This Nordic Noir thriller follows a team of police investigators who try to catch a serial killer in the dark forests of Sandviken, Sweden, and it is the first book in a series of suspenseful novels set in the Far North.

During a hike, PhD student Alexander Nordin finds human remains. After discovering more bodies, the police realize they are looking for a serial killer. Inspectors Isa Lindström and her partner Magnus Wieland are assigned to the case. While their investigation soon leads to four families who spent their summer vacation together in the area, the search for the killer triggers a series of dramatic events with far-reaching consequences.

The Bat

By Jo Nesbø,

Book cover of The Bat

I wish I could write like Jo Nesbø. His detective, Harry Hole, faces the worst of the worst sadistic criminals and somehow succeeds, but not always without cost, both to himself and those near to him. In this first Hole story, the Oslo police detective is dispatched to Australia to investigate the murder of a Norwegian citizen. The case is complex, he falls in love, falls off the wagon, and finds suspects who later become victims. Nesbø has a way of keeping you guessing, with plenty of red herrings, a slew of suspects and many grisly deaths along the way. The prose is precise, inventive, compelling. In short, a master at the craft, even in his first story.

The Bat

By Jo Nesbø,

Why should I read it?

2 authors picked The Bat as one of their favorite books, and they share why you should read it.

What is this book about?

HARRY IS OUT OF HIS DEPTH.

Detective Harry Hole is meant to keep out of trouble. A young Norwegian girl taking a gap year in Sydney has been murdered, and Harry has been sent to Australia to assist in any way he can.

HE'S NOT SUPPOSED TO GET TOO INVOLVED.

When the team unearths a string of unsolved murders and disappearances, nothing will stop Harry from finding out the truth. The hunt for a serial killer is on, but the murderer will talk only to Harry.

HE MIGHT JUST BE THE NEXT VICTIM.

Appearing in English for the first time,…


Who am I?

I’ve been exploring Scandinavian authors for several years after working my way through the American masters of the genre (Chandler, McDonald, Parker, Burke, Stout, and others). For some reason, Scandinavians seem a lot more vicious in their writing, crafting murder scenes that are beyond gruesome. After reading the works of several Icelandic authors, I was inspired to go there and see firsthand what I was reading about, then to create my own mystery in that setting.


I wrote...

Beers on Ice: Till Death Do Us Part

By PM LaRose,

Book cover of Beers on Ice: Till Death Do Us Part

What is my book about?

A trip to Iceland is a happy occasion for Jim Biersovich and his friends. His sportswriter buddy Freddie is getting married. This destination wedding is also an adventure outing for the matrimonial party, as the bride-to-be, future groom, and their attendants enjoy the splendors of this island nation. There’s cave exploration, a glacier trek, a boat ride in an icy lagoon, hiking to a waterfall, and other pleasurable outings. The fun ends when a member of the wedding party dies under strange circumstances. It soon becomes apparent he was a homicide victim. A second murder, of a native Icelander, seems somehow connected. Those events imperil the ceremony and entangle the Beers Detective Agency crew in an international investigation that they once again must help solve.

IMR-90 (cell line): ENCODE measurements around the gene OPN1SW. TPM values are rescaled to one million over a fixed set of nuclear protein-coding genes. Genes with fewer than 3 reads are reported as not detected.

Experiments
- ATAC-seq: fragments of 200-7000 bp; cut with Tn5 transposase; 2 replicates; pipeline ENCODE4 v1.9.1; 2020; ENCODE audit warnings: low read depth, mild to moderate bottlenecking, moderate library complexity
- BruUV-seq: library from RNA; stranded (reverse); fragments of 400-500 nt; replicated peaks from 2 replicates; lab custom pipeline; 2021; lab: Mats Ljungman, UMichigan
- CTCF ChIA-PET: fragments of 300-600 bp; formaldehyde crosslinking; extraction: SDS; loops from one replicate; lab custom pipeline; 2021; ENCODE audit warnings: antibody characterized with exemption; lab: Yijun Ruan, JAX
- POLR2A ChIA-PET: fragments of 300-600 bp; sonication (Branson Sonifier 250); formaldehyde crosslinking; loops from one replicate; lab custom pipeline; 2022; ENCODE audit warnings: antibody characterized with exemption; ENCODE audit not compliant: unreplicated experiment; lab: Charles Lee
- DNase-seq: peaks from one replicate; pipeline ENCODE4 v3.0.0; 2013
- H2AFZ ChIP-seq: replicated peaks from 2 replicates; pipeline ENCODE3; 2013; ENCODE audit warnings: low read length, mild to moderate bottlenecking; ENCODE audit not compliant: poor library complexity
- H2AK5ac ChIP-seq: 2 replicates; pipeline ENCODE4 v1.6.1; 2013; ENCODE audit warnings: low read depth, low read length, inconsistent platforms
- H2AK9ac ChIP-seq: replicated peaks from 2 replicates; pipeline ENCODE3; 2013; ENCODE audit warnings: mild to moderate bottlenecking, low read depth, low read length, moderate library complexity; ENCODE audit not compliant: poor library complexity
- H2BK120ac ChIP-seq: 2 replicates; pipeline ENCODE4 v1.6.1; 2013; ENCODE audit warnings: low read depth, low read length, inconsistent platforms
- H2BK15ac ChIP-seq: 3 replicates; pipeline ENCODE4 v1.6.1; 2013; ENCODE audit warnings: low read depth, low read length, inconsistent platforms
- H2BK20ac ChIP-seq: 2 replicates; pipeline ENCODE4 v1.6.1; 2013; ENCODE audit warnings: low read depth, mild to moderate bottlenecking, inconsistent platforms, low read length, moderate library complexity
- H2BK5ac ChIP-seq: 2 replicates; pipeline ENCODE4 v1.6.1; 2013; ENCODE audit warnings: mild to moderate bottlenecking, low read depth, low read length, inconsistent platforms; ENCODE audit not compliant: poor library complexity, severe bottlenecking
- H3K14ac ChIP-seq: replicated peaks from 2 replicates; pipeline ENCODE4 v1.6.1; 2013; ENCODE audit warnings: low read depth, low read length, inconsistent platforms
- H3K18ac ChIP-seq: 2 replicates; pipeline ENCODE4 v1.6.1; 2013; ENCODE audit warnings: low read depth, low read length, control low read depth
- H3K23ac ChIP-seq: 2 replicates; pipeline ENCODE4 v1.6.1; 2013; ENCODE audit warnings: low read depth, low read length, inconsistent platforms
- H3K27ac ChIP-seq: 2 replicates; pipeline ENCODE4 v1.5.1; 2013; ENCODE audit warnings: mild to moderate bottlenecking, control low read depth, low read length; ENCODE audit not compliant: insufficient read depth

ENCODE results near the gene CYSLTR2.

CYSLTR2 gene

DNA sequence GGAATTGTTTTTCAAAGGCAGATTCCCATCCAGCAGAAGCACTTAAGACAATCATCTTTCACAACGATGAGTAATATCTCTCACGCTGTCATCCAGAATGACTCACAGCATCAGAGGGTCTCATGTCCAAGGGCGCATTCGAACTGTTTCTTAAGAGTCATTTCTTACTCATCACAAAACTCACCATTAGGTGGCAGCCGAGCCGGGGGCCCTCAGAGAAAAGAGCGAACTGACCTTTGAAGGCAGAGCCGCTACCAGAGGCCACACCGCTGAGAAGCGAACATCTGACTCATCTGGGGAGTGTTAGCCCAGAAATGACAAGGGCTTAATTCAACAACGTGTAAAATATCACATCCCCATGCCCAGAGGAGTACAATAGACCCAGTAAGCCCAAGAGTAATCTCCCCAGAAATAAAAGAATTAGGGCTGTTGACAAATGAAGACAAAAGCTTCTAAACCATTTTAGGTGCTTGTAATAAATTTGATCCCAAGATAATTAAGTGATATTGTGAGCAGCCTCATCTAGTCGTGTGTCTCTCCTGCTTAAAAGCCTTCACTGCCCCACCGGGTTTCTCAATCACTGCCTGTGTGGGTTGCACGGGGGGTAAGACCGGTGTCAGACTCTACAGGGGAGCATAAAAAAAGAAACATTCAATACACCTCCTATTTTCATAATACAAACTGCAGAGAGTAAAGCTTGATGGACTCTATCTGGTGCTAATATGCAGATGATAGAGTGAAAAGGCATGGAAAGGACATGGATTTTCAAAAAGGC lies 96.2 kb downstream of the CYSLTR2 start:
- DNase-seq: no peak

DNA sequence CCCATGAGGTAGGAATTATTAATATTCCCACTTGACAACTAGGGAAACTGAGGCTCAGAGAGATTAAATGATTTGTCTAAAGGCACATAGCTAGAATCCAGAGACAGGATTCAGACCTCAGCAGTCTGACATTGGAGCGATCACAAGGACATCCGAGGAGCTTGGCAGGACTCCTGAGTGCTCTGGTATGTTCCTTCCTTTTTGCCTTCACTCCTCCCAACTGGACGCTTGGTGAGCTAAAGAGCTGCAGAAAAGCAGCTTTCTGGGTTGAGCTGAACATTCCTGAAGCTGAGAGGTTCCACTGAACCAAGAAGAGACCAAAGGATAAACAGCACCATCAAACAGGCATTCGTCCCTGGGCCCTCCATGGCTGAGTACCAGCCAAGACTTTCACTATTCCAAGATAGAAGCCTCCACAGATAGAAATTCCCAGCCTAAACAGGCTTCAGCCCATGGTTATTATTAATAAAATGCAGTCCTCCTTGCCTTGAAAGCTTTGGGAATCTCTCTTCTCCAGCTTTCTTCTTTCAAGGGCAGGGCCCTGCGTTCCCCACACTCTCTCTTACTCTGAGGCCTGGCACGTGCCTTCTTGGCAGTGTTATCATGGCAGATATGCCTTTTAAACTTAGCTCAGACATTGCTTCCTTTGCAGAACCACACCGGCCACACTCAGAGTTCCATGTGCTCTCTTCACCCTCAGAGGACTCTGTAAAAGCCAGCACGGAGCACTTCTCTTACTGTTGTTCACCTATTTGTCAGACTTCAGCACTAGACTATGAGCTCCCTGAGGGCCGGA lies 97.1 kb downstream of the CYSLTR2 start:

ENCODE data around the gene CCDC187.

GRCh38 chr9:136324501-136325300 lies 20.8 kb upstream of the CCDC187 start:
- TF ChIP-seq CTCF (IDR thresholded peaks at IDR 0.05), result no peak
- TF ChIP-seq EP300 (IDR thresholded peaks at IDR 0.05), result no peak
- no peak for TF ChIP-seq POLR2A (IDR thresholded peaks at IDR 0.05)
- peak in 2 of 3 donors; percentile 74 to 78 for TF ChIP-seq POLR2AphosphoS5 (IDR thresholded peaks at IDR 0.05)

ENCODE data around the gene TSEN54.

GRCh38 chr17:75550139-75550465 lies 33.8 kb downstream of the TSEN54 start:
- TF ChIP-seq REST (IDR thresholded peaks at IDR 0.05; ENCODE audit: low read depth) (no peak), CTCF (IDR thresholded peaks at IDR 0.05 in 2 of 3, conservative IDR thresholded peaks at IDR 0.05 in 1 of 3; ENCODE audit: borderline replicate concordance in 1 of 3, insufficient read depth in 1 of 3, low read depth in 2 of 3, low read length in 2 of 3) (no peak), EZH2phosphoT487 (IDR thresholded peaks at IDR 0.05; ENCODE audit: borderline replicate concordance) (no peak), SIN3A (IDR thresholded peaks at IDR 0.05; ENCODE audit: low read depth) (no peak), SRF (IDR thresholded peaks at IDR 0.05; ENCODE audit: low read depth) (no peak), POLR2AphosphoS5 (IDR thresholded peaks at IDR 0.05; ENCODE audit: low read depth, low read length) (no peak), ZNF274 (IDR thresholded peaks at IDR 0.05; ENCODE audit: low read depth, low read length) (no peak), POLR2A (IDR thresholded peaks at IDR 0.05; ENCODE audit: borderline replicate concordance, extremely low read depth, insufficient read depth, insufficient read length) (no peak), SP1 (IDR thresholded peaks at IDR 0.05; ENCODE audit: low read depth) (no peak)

The Fire Witness

By Lars Kepler,

Book cover of The Fire Witness

At a home for troubled girls, a young girl has been brutally murdered. One of the other girls has gone missing and the murder weapon is discovered in her bed. But is it really that easy? Detective Inspector Joona Linna pieces the evidence together.

Lars Kepler is the pseudonym of husband and wife team Alexandra Coelho Ahndoril and Alexander Ahndoril. The Joona Linna series follows Linna, Detective Superintendent at the police's National Operations Department, and Saga Bauer, an Operational Superintendent at the Swedish Security Service. The diverse viewpoints and short chapters give an exciting and varied read.

The Fire Witness

By Lars Kepler,

Why should I read it?

1 author picked The Fire Witness as one of their favorite books, and they share why you should read it.

What is this book about?

A terrifying new thriller in the the internationally bestselling Killer Instinct series: Detective Joona Linna finds himself on a collision course with a terrifying killer whose past is more troubling than anyone could imagine.

“One of those rare books that is truly difficult to put down.” —New York Journal of Books

A brutal killing spree at a home for wayward teens. One girl is dead, another is missing. Joona Linna scrambles to track her down before the death toll mounts.


Who am I?

I was born in Sweden in a northern fishing town. My parents come from Lapland. I always loved reading, especially crime novels. My parents used to drop me off at the local library and pick me up at closing time. When young, I worked for the local newspaper and had dreams of becoming a journalist. Instead, it became a corporate career with postings all over the world. When I picked up writing again in my early forties, it didn’t come together for me until I put a dead body in there, and thus I found myself writing thrillers. Nordic Noir is a genre I am particularly fond of. It is crime, where setting in the broadest use of the word (physical, mental, geographical, climate…) is allowed to take space. Below you will find five of my favourites.